Resilient Wisconsin: Trauma-Informed Practices

What are trauma-informed practices?

Woman with her hand on the shoulder of another person.It’s not an intervention or set of specific actions. Trauma-informed practices (sometimes referred to as trauma-informed care) are a model for understanding and compassionately serving people who live with, or are affected by, the consequences of toxic stress or trauma. First, by acknowledging the role that trauma has played in their health, behaviors, and relationships. Secondly, by providing services and support in ways that do not blame or re-traumatize a person in need.

Trauma-informed practices are rooted in empathy. They are a model to reduce the stigma that often surrounds mental and behavioral health disorders like depression, harmful substance use, chronic disease, and other effects of trauma. It is important to think about how we are approaching and supporting individuals who have experienced trauma. Rather than the typical medical approach of asking “what is wrong with you,” a trauma-informed approach would instead ask “what has happened to you?” This shift moves us away from the medical model to a more strengths-based perspective that highlights how common it is for trauma to be present in certain behavior and symptoms. It is a more holistic approach to caring for someone who is struggling.

The Substance Abuse and Mental Health Services Administration has helped establish the standard of care for practitioners with a set of essential principles and requirements for implementing trauma-informed practices in a wide variety of settings.

 

Six guiding principles

An icon of a house in a blue circle
Safety
Strive to create environments where people feel physically and emotionally safe.
 

An icon of three people in a blue circleCollaboration and mutuality
Striving for dignity and equality in our relationships by sharing power and decision-making so that everyone has a role to play.

 

 

An icon of a handshake in a blue circle
Trustworthiness and transparency
Striving to build and maintain trust by being transparent in our actions and choices.

 

An icon of ear in a blue circle Empowerment and choice
Striving to recognize, validate, and build on the strengths that people have to offer, and work to facilitate recovery rather than control it.

 

An icon of a four hands facing different directions in a blue circlePeer support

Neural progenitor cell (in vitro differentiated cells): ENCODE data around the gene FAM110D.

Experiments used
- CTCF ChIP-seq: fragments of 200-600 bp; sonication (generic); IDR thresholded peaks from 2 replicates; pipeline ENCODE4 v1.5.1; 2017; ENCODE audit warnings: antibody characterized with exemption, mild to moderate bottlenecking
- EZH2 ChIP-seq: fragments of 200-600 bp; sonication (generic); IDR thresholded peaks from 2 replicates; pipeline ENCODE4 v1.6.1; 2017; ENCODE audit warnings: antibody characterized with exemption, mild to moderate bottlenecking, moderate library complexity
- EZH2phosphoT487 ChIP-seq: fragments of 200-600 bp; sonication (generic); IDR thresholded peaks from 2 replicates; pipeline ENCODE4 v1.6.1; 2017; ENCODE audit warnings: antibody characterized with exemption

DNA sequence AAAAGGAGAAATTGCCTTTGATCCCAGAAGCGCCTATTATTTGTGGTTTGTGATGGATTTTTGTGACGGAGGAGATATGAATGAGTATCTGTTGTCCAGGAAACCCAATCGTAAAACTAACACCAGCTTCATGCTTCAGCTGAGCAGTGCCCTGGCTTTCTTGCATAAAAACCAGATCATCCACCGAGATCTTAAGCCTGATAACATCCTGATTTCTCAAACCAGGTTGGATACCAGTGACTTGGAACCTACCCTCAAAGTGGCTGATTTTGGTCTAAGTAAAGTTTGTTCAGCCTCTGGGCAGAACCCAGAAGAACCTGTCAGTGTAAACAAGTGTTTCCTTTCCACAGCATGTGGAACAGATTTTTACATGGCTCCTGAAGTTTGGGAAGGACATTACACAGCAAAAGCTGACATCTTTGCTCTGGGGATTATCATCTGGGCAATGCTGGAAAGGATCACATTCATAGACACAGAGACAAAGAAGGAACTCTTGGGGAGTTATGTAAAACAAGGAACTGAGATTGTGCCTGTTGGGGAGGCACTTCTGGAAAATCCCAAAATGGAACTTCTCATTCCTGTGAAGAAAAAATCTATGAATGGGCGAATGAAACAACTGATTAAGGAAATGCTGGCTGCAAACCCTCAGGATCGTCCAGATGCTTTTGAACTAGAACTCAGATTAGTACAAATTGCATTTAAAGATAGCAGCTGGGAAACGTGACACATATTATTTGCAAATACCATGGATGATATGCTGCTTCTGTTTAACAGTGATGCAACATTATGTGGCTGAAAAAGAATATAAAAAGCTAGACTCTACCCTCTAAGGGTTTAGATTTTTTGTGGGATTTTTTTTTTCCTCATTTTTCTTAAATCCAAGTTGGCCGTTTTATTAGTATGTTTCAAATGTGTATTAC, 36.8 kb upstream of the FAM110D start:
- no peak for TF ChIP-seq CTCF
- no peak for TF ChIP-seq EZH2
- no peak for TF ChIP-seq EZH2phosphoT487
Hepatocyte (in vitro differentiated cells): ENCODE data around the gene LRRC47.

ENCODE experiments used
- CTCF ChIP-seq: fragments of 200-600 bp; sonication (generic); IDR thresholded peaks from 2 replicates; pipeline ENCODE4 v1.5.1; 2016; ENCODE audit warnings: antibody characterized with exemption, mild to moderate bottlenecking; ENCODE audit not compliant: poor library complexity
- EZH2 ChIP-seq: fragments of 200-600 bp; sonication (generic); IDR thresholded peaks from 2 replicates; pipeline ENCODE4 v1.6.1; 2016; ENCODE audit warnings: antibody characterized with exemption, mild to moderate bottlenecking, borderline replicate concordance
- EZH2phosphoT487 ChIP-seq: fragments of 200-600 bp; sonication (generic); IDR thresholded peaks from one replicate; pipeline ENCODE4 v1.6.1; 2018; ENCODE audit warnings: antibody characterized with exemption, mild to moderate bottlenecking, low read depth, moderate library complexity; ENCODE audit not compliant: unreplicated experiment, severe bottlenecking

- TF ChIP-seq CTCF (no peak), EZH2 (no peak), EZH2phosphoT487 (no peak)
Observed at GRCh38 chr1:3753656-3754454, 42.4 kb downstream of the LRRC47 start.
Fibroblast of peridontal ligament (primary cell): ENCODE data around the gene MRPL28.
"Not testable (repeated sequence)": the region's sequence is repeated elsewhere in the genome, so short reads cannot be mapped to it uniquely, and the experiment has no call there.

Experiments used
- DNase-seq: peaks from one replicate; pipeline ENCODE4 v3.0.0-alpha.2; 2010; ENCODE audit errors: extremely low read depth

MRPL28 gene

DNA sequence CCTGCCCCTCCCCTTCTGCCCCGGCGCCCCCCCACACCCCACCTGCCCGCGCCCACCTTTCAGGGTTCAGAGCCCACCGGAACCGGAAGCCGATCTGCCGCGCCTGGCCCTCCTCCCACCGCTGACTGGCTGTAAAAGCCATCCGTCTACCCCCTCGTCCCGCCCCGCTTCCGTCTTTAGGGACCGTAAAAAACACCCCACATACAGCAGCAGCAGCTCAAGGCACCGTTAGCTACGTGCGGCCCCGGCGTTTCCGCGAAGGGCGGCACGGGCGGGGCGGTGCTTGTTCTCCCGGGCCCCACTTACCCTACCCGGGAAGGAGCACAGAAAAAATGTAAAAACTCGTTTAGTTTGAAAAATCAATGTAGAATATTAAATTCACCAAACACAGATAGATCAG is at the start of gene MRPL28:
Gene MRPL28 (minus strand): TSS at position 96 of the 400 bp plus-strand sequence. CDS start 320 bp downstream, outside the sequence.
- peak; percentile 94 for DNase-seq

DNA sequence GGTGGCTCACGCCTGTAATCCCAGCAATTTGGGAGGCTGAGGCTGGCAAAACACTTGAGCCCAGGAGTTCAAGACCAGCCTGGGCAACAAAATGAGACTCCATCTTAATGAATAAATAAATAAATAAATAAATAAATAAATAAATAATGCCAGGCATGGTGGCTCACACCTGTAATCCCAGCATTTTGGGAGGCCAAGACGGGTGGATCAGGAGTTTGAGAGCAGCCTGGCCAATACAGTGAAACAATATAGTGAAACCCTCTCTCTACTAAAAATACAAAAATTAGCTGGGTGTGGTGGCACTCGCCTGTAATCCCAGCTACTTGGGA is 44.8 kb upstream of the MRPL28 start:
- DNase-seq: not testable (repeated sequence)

Striving to encourage trust and collaboration by sharing stories and lived experiences that promote recovery and healing.

 

An icon of a handshake above puzzle pieces in a blue circleCultural, historical, and gender Issues
Striving to move past biases, recognize historical trauma and the healing power of cultural connections, and incorporate practices that are responsive to racial, ethnic, and cultural needs.

 

The four "R's"

The four “R’s” represent four step-by-step assumptions for implementing a trauma-informed approach.

Realizing the prevalence of trauma
In Wisconsin alone, nearly 60% of adults report at least one adverse childhood experience while growing up.

Recognizing how trauma affects individuals
Trauma can overwhelm a person's ability to cope and lead to negative consequences, including harmful substance use, as well as mental and physical health problems.

Responding by putting this knowledge into practice
Trauma-informed practices create safe environments for patients that promote healing and recovery by prioritizing people’s dignity, voice, and self-empowerment.

Resisting re-traumatization
This means recognizing and taking steps to minimize situations that could cause distress or mirror the person's traumatic experiences.

 

Hope in Action

Hope in Action: An Environmental Scan of Trauma-Informed Efforts to Prevent and Address Substance Harm in Wisconsin reviewed more than 70 community programs working at the intersections of trauma and substance harm. By identifying what’s working well, what to avoid, and opportunities to maximize impacts, this report is a helpful tool for organizations seeking best practices, tools, and techniques for addressing the root causes of harmful substance use.

This 2020 report includes:

  • A message from Governor Tony Evers.
  • An overview of harmful substance use in Wisconsin.
  • Effective principles, promising practices, common barriers, and key considerations for guiding trauma-informed efforts.
  • Program profiles.
  • Additional resources, including toolkits and training opportunities.
 

Watch: Trauma-Informed Care: Putting Humanity Back Into Human Services

This exclusive training webcast for people working in helper professions provides an overview of trauma, explores trauma in the workplace, provides an overview of trauma-informed care, and explores trauma-informed supervision. Watch the video. Contact Resilient Wisconsin with questions about this training. *This webcast is offered for general education only. There is no certificate or continuing education hours offered for viewing this webcast.*

Use these Resilient Wisconsin resources to guide your work.

Learn more 

Want to learn more about trauma-informed approaches and how to effectively implement these practices in your community or organization? Check out these additional resources.

Take a closer look at the essential principles, evidence-based frameworks, and best practices that help public health professionals and others understand and promote resilience in our communities and organizations, in our relationships, and within ourselves.

Last Revised: June 24, 2020